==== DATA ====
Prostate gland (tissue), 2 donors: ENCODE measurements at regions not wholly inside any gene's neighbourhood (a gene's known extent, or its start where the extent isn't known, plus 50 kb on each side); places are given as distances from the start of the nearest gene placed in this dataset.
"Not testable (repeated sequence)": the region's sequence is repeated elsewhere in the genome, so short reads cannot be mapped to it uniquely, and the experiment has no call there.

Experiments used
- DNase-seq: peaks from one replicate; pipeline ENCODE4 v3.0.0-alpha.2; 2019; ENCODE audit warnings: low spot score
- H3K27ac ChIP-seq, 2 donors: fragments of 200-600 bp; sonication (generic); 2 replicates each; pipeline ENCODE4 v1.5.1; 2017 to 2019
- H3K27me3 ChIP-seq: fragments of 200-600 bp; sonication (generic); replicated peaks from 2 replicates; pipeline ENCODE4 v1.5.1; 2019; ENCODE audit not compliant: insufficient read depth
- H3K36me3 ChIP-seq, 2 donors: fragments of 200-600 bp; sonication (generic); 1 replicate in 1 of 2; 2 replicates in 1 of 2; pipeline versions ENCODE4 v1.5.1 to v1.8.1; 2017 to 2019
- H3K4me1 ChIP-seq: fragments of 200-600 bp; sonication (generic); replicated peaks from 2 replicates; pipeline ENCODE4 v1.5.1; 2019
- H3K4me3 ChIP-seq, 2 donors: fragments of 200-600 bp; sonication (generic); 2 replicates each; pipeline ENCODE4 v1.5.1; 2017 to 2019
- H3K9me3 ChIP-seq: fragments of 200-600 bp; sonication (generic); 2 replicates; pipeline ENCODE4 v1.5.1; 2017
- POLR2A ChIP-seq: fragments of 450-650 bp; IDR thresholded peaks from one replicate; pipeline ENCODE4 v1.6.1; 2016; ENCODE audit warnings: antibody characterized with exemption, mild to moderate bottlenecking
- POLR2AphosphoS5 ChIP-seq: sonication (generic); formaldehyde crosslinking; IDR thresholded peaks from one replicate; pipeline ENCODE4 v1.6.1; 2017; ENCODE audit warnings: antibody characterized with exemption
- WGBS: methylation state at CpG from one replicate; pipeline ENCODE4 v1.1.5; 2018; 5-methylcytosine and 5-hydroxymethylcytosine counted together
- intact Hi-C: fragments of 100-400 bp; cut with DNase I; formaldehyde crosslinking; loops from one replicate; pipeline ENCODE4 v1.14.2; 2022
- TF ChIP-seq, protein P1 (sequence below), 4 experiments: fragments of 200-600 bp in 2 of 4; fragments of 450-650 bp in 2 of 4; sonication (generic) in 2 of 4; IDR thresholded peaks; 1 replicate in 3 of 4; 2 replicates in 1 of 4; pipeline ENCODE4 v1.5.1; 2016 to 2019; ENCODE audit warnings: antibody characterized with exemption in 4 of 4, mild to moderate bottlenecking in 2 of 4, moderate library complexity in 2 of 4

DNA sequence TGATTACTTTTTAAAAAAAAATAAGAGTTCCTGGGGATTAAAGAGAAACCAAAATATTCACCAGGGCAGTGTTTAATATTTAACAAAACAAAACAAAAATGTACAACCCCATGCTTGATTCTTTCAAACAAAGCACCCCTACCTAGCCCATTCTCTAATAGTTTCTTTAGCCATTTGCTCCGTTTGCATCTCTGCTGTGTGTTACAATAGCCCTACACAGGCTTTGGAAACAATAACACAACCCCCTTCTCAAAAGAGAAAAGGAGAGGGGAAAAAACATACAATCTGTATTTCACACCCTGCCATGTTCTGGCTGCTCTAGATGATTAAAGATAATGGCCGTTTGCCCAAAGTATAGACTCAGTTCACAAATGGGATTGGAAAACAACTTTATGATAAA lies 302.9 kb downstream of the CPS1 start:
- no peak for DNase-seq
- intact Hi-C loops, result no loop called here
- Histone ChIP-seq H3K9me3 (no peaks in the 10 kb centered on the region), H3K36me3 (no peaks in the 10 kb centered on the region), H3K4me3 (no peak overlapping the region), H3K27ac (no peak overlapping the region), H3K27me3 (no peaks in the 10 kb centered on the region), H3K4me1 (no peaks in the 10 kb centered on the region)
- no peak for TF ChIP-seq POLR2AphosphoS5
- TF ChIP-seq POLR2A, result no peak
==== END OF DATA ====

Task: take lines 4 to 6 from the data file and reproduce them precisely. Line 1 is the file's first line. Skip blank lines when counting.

- DNase-seq: peaks from one replicate; pipeline ENCODE4 v3.0.0-alpha.2; 2019; ENCODE audit warnings: low spot score
- H3K27ac ChIP-seq, 2 donors: fragments of 200-600 bp; sonication (generic); 2 replicates each; pipeline ENCODE4 v1.5.1; 2017 to 2019
- H3K27me3 ChIP-seq: fragments of 200-600 bp; sonication (generic); replicated peaks from 2 replicates; pipeline ENCODE4 v1.5.1; 2019; ENCODE audit not compliant: insufficient read depth